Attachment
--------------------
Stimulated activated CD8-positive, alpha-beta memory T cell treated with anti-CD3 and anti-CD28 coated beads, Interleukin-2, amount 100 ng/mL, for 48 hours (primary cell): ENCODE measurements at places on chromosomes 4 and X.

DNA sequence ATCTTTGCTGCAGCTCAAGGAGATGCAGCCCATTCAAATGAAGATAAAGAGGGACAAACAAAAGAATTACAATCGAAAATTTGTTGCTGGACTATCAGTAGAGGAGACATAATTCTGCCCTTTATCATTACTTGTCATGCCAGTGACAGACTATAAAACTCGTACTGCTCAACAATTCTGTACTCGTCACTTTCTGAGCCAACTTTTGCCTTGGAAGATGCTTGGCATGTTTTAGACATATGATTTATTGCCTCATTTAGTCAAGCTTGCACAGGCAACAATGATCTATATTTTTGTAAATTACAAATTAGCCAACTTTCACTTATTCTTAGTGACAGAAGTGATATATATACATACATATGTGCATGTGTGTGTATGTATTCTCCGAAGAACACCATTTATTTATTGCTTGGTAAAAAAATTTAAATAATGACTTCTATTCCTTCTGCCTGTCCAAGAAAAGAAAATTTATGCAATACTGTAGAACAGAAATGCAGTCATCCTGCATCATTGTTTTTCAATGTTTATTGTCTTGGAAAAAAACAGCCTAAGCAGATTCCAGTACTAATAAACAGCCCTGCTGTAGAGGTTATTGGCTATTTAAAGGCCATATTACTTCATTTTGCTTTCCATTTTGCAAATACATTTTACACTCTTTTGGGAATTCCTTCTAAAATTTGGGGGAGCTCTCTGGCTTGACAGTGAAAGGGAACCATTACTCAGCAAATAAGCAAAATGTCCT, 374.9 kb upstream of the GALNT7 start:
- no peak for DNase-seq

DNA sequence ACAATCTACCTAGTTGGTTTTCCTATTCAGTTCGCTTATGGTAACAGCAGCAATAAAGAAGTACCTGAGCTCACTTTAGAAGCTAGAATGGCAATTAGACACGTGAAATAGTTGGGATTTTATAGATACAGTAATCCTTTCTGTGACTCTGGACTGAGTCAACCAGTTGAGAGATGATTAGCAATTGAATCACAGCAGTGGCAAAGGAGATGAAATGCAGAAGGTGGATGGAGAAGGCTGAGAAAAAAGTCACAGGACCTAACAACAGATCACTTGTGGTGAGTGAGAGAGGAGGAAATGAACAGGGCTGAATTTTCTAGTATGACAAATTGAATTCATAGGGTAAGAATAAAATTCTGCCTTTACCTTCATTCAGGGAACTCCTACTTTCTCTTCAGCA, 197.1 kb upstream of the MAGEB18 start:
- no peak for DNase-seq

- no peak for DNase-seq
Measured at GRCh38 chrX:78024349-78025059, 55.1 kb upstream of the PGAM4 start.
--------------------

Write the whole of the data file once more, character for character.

Stimulated activated CD8-positive, alpha-beta memory T cell treated with anti-CD3 and anti-CD28 coated beads, Interleukin-2, amount 100 ng/mL, for 48 hours (primary cell): ENCODE measurements at places on chromosomes 4 and X.

DNA sequence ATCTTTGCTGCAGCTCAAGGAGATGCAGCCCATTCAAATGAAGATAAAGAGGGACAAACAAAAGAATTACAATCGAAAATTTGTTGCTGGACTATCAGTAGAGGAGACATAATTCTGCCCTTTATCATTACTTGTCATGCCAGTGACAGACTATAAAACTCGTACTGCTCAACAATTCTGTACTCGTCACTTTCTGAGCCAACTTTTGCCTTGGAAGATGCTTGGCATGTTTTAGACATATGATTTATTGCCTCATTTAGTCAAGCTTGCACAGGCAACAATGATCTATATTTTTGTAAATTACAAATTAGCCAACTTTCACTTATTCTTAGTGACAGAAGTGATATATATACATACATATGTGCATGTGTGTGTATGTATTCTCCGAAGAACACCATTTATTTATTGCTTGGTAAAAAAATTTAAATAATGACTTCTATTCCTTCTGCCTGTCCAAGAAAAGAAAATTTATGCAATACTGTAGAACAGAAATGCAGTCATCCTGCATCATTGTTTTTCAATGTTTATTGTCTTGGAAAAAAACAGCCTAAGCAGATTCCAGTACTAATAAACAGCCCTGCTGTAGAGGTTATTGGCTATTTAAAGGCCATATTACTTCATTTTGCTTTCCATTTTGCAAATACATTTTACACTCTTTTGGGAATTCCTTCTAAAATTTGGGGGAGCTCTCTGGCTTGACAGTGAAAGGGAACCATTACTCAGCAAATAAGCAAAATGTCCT, 374.9 kb upstream of the GALNT7 start:
- no peak for DNase-seq

DNA sequence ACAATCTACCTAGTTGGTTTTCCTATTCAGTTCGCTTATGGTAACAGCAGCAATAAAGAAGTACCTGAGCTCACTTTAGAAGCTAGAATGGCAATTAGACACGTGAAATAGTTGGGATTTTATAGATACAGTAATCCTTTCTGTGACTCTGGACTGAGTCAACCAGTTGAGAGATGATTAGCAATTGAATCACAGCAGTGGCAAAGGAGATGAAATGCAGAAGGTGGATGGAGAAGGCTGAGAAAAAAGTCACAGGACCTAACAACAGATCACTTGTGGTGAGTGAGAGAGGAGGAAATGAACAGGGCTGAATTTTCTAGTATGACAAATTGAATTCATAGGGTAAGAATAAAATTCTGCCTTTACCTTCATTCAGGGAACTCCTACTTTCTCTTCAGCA, 197.1 kb upstream of the MAGEB18 start:
- no peak for DNase-seq

- no peak for DNase-seq
Measured at GRCh38 chrX:78024349-78025059, 55.1 kb upstream of the PGAM4 start.